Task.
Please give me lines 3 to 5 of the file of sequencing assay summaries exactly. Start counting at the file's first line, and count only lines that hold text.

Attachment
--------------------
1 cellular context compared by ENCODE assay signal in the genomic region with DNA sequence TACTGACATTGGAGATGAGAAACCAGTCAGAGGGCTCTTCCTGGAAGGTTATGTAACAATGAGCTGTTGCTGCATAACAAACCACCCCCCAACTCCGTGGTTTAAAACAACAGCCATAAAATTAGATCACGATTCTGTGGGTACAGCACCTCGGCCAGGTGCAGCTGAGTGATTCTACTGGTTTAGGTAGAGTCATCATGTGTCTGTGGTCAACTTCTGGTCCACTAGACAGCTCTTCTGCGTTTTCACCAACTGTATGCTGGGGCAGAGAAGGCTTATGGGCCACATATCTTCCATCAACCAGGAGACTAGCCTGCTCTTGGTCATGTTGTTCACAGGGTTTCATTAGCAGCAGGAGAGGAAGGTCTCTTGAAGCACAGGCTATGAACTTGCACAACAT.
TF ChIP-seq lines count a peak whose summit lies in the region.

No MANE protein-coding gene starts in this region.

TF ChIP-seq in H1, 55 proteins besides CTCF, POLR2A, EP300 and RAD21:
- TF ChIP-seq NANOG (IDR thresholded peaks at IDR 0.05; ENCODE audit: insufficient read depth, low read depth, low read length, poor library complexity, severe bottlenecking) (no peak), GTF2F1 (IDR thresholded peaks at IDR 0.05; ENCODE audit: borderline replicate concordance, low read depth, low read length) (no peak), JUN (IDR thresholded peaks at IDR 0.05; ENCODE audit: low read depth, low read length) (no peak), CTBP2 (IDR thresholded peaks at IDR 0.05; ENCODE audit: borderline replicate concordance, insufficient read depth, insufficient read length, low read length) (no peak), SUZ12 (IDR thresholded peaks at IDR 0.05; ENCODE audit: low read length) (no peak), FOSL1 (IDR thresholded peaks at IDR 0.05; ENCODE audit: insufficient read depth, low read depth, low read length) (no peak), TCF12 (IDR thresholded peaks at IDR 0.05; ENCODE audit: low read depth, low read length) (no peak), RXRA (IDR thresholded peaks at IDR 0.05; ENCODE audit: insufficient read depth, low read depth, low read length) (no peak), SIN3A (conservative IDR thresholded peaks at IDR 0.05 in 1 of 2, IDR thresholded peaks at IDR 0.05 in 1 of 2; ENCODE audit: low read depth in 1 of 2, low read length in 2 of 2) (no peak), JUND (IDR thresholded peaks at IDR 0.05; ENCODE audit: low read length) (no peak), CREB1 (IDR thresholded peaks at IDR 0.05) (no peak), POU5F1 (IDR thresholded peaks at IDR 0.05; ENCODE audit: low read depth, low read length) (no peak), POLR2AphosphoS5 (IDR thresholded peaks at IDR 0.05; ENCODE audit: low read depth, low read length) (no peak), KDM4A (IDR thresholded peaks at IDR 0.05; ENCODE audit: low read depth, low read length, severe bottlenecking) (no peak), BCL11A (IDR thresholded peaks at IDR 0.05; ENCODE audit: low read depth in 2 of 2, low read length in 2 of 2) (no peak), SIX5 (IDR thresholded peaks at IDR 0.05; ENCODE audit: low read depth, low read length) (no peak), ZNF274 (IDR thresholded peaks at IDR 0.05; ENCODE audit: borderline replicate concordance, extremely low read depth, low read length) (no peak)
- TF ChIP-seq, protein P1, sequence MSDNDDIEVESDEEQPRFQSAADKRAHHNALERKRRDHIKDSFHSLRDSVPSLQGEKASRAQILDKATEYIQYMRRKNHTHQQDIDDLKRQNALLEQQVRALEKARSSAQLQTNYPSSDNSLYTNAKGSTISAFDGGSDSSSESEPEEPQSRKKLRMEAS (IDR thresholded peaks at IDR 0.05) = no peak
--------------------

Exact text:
No MANE protein-coding gene starts in this region.

TF ChIP-seq in H1, 55 proteins besides CTCF, POLR2A, EP300 and RAD21:
- TF ChIP-seq NANOG (IDR thresholded peaks at IDR 0.05; ENCODE audit: insufficient read depth, low read depth, low read length, poor library complexity, severe bottlenecking) (no peak), GTF2F1 (IDR thresholded peaks at IDR 0.05; ENCODE audit: borderline replicate concordance, low read depth, low read length) (no peak), JUN (IDR thresholded peaks at IDR 0.05; ENCODE audit: low read depth, low read length) (no peak), CTBP2 (IDR thresholded peaks at IDR 0.05; ENCODE audit: borderline replicate concordance, insufficient read depth, insufficient read length, low read length) (no peak), SUZ12 (IDR thresholded peaks at IDR 0.05; ENCODE audit: low read length) (no peak), FOSL1 (IDR thresholded peaks at IDR 0.05; ENCODE audit: insufficient read depth, low read depth, low read length) (no peak), TCF12 (IDR thresholded peaks at IDR 0.05; ENCODE audit: low read depth, low read length) (no peak), RXRA (IDR thresholded peaks at IDR 0.05; ENCODE audit: insufficient read depth, low read depth, low read length) (no peak), SIN3A (conservative IDR thresholded peaks at IDR 0.05 in 1 of 2, IDR thresholded peaks at IDR 0.05 in 1 of 2; ENCODE audit: low read depth in 1 of 2, low read length in 2 of 2) (no peak), JUND (IDR thresholded peaks at IDR 0.05; ENCODE audit: low read length) (no peak), CREB1 (IDR thresholded peaks at IDR 0.05) (no peak), POU5F1 (IDR thresholded peaks at IDR 0.05; ENCODE audit: low read depth, low read length) (no peak), POLR2AphosphoS5 (IDR thresholded peaks at IDR 0.05; ENCODE audit: low read depth, low read length) (no peak), KDM4A (IDR thresholded peaks at IDR 0.05; ENCODE audit: low read depth, low read length, severe bottlenecking) (no peak), BCL11A (IDR thresholded peaks at IDR 0.05; ENCODE audit: low read depth in 2 of 2, low read length in 2 of 2) (no peak), SIX5 (IDR thresholded peaks at IDR 0.05; ENCODE audit: low read depth, low read length) (no peak), ZNF274 (IDR thresholded peaks at IDR 0.05; ENCODE audit: borderline replicate concordance, extremely low read depth, low read length) (no peak)